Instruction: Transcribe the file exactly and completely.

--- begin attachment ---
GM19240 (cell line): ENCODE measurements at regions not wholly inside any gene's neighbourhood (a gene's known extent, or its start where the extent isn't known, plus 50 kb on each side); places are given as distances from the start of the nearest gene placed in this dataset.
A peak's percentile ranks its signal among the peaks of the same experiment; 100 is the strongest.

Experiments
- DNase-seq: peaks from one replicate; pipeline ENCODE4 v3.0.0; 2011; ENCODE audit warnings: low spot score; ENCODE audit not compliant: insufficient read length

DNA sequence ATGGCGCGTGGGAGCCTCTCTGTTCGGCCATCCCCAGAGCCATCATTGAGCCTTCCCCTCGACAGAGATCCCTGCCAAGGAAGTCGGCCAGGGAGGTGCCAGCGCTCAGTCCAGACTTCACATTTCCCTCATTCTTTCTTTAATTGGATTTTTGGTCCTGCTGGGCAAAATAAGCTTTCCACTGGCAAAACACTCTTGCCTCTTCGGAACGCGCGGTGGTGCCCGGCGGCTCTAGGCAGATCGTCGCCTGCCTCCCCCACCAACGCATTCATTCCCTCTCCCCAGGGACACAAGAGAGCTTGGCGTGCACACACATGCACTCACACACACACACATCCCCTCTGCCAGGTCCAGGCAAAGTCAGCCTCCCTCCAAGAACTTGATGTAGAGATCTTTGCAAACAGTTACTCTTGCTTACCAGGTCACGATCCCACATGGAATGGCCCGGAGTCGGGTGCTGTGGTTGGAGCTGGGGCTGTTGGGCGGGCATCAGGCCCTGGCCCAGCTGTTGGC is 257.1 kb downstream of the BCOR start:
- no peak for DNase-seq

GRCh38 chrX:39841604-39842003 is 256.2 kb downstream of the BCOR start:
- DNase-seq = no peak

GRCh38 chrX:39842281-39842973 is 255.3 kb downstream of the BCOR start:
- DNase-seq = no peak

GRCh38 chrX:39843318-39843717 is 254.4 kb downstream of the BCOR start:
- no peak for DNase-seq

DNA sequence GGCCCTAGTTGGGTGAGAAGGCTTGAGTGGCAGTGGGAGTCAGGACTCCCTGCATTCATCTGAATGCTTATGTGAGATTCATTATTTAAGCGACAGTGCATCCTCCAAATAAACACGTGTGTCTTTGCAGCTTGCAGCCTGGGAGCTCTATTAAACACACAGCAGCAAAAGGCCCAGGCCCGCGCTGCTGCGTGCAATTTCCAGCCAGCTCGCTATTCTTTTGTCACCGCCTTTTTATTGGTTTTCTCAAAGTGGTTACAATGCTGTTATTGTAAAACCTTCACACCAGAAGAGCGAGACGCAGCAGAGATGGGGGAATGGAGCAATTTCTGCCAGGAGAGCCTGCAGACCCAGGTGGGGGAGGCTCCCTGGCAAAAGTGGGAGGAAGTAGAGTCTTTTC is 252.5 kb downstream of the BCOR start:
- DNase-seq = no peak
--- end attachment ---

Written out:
GM19240 (cell line): ENCODE measurements at regions not wholly inside any gene's neighbourhood (a gene's known extent, or its start where the extent isn't known, plus 50 kb on each side); places are given as distances from the start of the nearest gene placed in this dataset.
A peak's percentile ranks its signal among the peaks of the same experiment; 100 is the strongest.

Experiments
- DNase-seq: peaks from one replicate; pipeline ENCODE4 v3.0.0; 2011; ENCODE audit warnings: low spot score; ENCODE audit not compliant: insufficient read length

DNA sequence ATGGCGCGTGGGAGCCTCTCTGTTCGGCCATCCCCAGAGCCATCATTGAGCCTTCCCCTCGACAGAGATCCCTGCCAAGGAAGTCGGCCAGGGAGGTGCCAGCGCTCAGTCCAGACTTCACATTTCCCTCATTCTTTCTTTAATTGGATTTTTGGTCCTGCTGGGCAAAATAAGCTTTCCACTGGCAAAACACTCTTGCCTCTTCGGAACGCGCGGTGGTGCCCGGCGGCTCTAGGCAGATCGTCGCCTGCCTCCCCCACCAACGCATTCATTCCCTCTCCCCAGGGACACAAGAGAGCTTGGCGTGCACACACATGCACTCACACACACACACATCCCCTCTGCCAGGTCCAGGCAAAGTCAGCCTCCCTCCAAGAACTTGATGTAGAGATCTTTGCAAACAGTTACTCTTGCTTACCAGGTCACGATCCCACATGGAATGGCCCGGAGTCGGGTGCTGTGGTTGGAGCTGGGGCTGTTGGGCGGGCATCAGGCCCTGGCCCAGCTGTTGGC is 257.1 kb downstream of the BCOR start:
- no peak for DNase-seq

GRCh38 chrX:39841604-39842003 is 256.2 kb downstream of the BCOR start:
- DNase-seq = no peak

GRCh38 chrX:39842281-39842973 is 255.3 kb downstream of the BCOR start:
- DNase-seq = no peak

GRCh38 chrX:39843318-39843717 is 254.4 kb downstream of the BCOR start:
- no peak for DNase-seq

DNA sequence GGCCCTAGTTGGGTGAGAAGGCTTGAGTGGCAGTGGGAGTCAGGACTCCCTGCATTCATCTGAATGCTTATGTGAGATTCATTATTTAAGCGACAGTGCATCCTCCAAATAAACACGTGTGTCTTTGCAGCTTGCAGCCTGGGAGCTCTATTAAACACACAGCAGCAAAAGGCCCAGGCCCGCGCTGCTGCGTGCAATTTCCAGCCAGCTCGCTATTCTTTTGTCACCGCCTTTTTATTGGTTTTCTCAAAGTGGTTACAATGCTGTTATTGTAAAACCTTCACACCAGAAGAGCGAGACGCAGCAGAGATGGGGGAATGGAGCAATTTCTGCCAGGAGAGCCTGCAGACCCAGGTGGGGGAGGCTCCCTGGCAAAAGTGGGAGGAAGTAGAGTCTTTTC is 252.5 kb downstream of the BCOR start:
- DNase-seq = no peak